Air-conditioning pauses save customers money, prevent brownouts

We’ve already sweltered through a few heat waves this year. And, despite the string of exceptionally hot days lately, area utilities say more and more customers are voluntarily having their central air conditioners turned off to save money and deal with peak energy demands.

PECO and PSE&G both offer the plans. Customers who join have a box installed on their air units. When electricity load spikes, the utilities cycle off some units for 15 minutes at a time.

Shutting off air-conditioning units in a coordinated way saves a lot of energy, so it helps the environment, says John Veprek, manager of PSE&G’s power cycling program.

“When the power is running thin, everything helps, and our program right now is like a small power plant — and if you had a small power plant you would be putting effluent out into the air and whatever,” he said. “This is a better way to provide energy, by saving it from one place so that you can use it for another.”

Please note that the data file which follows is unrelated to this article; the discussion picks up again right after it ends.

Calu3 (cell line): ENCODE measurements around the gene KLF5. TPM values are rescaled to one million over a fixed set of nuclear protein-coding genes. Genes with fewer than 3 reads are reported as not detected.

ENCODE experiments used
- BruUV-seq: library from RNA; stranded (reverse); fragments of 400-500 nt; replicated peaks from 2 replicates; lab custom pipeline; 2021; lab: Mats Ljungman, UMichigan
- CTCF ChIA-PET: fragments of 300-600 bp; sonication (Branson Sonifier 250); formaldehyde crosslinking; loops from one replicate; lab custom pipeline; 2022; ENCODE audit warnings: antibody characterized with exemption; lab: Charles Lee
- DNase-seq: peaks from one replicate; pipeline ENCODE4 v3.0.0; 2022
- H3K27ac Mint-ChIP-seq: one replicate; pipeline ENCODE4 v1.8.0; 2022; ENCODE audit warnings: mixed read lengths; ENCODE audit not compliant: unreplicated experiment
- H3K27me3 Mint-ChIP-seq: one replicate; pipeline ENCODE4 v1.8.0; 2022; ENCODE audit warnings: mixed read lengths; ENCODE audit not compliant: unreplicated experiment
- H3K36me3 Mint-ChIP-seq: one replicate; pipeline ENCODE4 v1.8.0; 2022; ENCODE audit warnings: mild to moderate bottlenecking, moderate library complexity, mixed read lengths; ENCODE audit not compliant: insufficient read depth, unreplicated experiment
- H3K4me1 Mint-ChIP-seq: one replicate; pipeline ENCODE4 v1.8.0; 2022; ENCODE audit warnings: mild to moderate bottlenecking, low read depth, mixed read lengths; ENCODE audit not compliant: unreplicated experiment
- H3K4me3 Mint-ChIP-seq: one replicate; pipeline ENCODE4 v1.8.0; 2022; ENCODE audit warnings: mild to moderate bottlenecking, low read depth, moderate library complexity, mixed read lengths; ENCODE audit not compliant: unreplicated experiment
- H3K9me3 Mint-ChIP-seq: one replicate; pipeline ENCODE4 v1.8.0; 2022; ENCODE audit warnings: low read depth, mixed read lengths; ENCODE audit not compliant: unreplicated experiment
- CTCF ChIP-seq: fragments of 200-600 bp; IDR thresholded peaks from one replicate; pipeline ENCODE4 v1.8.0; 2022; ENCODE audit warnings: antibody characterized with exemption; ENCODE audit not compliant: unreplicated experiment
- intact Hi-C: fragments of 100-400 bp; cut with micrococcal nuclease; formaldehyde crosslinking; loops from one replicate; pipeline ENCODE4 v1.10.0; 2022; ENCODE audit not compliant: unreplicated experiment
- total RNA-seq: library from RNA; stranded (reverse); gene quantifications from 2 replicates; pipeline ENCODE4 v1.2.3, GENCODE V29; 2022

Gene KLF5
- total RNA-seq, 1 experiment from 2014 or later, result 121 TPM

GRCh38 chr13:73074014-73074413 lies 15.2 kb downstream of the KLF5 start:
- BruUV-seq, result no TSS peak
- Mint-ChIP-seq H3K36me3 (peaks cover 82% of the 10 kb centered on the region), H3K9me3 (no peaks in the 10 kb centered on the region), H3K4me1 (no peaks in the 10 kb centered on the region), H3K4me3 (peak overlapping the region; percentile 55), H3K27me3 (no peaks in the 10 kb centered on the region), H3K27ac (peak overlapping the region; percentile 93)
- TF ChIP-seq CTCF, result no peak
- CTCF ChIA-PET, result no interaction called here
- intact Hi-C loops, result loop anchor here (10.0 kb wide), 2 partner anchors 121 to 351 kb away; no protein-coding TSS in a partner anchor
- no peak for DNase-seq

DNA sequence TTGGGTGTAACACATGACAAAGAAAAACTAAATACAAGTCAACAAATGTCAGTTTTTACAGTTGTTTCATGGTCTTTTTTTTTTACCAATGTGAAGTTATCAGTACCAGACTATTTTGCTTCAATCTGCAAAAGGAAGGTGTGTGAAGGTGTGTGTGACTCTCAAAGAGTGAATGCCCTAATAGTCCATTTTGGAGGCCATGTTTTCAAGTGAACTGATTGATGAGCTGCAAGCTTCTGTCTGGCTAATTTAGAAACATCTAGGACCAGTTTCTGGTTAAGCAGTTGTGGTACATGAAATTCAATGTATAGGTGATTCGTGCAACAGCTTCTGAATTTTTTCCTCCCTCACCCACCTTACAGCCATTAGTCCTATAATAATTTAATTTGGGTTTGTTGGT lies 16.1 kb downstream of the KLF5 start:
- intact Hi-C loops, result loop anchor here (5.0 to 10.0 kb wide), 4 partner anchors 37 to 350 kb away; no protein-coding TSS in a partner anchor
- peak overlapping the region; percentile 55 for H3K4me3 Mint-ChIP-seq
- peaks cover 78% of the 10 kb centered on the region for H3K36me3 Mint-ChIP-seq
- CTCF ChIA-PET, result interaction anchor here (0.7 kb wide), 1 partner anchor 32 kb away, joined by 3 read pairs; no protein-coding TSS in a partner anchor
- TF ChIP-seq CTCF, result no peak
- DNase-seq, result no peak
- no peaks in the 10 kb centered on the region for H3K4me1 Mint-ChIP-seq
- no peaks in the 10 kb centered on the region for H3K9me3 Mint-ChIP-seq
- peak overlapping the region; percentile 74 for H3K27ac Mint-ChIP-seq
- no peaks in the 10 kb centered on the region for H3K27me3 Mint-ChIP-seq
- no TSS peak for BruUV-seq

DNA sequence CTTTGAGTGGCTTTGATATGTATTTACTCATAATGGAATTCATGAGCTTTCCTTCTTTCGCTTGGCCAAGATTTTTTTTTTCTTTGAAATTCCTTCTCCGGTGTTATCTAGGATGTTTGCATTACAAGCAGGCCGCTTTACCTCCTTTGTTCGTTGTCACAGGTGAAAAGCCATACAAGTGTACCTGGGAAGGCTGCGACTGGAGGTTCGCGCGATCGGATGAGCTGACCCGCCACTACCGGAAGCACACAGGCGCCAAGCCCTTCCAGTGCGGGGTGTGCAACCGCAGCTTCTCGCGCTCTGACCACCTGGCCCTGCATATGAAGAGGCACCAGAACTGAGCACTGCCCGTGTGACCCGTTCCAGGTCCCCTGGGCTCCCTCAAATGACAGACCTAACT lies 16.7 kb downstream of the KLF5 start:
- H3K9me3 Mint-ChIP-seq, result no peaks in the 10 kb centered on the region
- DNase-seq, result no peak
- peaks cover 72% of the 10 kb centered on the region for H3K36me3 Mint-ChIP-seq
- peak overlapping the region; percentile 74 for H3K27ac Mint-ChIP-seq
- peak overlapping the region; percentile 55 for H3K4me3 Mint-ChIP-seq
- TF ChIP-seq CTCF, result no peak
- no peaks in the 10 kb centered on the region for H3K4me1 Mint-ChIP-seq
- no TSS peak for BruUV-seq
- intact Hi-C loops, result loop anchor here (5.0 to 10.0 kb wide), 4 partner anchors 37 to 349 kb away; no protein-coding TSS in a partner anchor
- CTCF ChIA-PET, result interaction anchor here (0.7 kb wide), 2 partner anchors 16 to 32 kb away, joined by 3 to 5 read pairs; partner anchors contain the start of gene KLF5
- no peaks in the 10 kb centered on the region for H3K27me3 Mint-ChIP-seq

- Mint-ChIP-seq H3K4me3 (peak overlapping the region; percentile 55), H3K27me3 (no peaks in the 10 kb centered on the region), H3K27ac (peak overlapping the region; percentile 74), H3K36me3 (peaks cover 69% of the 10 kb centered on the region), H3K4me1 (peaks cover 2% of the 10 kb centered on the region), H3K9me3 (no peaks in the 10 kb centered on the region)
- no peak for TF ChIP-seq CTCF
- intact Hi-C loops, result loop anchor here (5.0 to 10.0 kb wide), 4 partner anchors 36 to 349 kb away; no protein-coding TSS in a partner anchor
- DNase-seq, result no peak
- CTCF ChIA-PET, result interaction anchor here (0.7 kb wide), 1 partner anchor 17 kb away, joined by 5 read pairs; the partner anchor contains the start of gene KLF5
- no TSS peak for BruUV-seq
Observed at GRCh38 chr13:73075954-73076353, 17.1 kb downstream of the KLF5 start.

PSE&G says it has about 125,000 customers participating in their program, while PECO says 86,000 customers have joined.

But the option is not for everyone.

“If someone is extremely vulnerable and is very sensitive to temperature changes, it’s probably not a program they want to choose,” says Kathy Engle-Menendez of PECO.

“For example, if you’re not home in the afternoon on a work day, it’s probably a great program for you to participate in because you wouldn’t be at home when the program is occurring and you would still receive the bill credits,” she says.

Utilities like these programs because they help prevent brownouts when the whole grid is overtaxed.

They say customers usually don’t notice because their air conditioners are only turned off 15 minutes at a time.

Want a digest of WHYY’s programs, events & stories? Sign up for our weekly newsletter.

Together we can reach 100% of WHYY’s fiscal year goal